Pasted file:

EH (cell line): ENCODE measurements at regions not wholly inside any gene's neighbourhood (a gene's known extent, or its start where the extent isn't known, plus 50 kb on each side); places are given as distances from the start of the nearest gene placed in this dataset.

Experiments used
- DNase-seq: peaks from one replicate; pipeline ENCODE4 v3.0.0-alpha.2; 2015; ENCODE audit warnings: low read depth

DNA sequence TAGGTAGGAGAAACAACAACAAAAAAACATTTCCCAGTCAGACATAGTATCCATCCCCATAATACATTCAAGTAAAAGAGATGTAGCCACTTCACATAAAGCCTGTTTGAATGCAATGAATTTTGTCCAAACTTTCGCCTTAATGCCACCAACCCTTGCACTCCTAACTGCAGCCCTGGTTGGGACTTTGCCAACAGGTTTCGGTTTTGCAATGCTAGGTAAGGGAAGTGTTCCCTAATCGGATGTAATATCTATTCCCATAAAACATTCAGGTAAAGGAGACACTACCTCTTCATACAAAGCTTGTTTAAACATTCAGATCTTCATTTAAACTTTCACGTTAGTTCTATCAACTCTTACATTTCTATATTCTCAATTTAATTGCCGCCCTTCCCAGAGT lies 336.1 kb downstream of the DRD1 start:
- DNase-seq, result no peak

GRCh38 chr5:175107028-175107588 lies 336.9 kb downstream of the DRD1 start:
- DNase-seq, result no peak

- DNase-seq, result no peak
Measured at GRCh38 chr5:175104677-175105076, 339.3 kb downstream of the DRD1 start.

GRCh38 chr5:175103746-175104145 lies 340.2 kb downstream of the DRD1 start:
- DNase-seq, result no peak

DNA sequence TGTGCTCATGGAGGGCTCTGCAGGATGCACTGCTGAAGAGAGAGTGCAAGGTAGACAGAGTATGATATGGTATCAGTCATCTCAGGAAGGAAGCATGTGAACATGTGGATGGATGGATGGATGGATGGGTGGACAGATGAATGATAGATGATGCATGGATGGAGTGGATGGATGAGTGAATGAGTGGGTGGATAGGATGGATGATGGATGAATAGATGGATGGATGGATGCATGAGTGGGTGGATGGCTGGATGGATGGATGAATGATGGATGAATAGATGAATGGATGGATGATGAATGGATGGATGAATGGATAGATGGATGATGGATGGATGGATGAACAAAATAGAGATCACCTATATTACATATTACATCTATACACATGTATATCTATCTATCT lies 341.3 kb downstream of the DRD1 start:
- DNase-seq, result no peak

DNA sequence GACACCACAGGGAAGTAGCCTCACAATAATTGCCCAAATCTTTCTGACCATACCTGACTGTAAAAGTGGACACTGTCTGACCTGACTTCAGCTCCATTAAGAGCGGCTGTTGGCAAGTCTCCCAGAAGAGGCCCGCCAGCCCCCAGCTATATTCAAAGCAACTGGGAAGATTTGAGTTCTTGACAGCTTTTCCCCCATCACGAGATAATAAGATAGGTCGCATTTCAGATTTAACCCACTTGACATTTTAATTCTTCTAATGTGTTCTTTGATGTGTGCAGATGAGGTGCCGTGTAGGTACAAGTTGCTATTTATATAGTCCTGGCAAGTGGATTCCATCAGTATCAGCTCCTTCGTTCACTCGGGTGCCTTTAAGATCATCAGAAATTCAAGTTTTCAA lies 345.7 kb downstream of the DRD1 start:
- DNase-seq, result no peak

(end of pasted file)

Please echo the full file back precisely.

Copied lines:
EH (cell line): ENCODE measurements at regions not wholly inside any gene's neighbourhood (a gene's known extent, or its start where the extent isn't known, plus 50 kb on each side); places are given as distances from the start of the nearest gene placed in this dataset.

Experiments used
- DNase-seq: peaks from one replicate; pipeline ENCODE4 v3.0.0-alpha.2; 2015; ENCODE audit warnings: low read depth

DNA sequence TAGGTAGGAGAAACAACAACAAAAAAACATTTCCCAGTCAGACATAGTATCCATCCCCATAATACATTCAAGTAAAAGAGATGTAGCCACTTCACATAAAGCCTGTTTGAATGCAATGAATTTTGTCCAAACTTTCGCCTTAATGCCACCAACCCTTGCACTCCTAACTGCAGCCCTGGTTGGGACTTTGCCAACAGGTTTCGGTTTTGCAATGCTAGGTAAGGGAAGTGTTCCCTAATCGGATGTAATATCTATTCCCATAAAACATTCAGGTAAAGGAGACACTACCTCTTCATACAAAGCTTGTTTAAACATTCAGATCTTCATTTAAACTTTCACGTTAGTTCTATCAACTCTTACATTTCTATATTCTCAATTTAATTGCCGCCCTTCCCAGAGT lies 336.1 kb downstream of the DRD1 start:
- DNase-seq, result no peak

GRCh38 chr5:175107028-175107588 lies 336.9 kb downstream of the DRD1 start:
- DNase-seq, result no peak

- DNase-seq, result no peak
Measured at GRCh38 chr5:175104677-175105076, 339.3 kb downstream of the DRD1 start.

GRCh38 chr5:175103746-175104145 lies 340.2 kb downstream of the DRD1 start:
- DNase-seq, result no peak

DNA sequence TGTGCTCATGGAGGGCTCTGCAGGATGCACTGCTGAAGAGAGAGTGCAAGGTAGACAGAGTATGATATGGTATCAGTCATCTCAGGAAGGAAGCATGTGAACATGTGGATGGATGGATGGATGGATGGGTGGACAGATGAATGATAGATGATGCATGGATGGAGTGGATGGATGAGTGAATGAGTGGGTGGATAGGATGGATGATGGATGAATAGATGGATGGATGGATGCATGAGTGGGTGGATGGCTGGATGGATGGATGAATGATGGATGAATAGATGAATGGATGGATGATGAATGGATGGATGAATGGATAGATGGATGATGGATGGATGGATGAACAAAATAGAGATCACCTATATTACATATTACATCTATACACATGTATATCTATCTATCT lies 341.3 kb downstream of the DRD1 start:
- DNase-seq, result no peak

DNA sequence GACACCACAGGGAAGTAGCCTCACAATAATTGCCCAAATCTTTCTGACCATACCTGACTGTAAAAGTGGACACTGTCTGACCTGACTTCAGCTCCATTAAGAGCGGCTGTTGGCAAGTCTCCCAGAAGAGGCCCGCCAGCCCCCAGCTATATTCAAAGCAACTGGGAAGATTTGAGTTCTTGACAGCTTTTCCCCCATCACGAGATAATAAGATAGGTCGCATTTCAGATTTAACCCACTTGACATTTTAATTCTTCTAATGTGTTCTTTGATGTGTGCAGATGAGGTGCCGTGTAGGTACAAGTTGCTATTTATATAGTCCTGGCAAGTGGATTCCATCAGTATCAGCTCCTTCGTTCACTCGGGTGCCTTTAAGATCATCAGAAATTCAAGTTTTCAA lies 345.7 kb downstream of the DRD1 start:
- DNase-seq, result no peak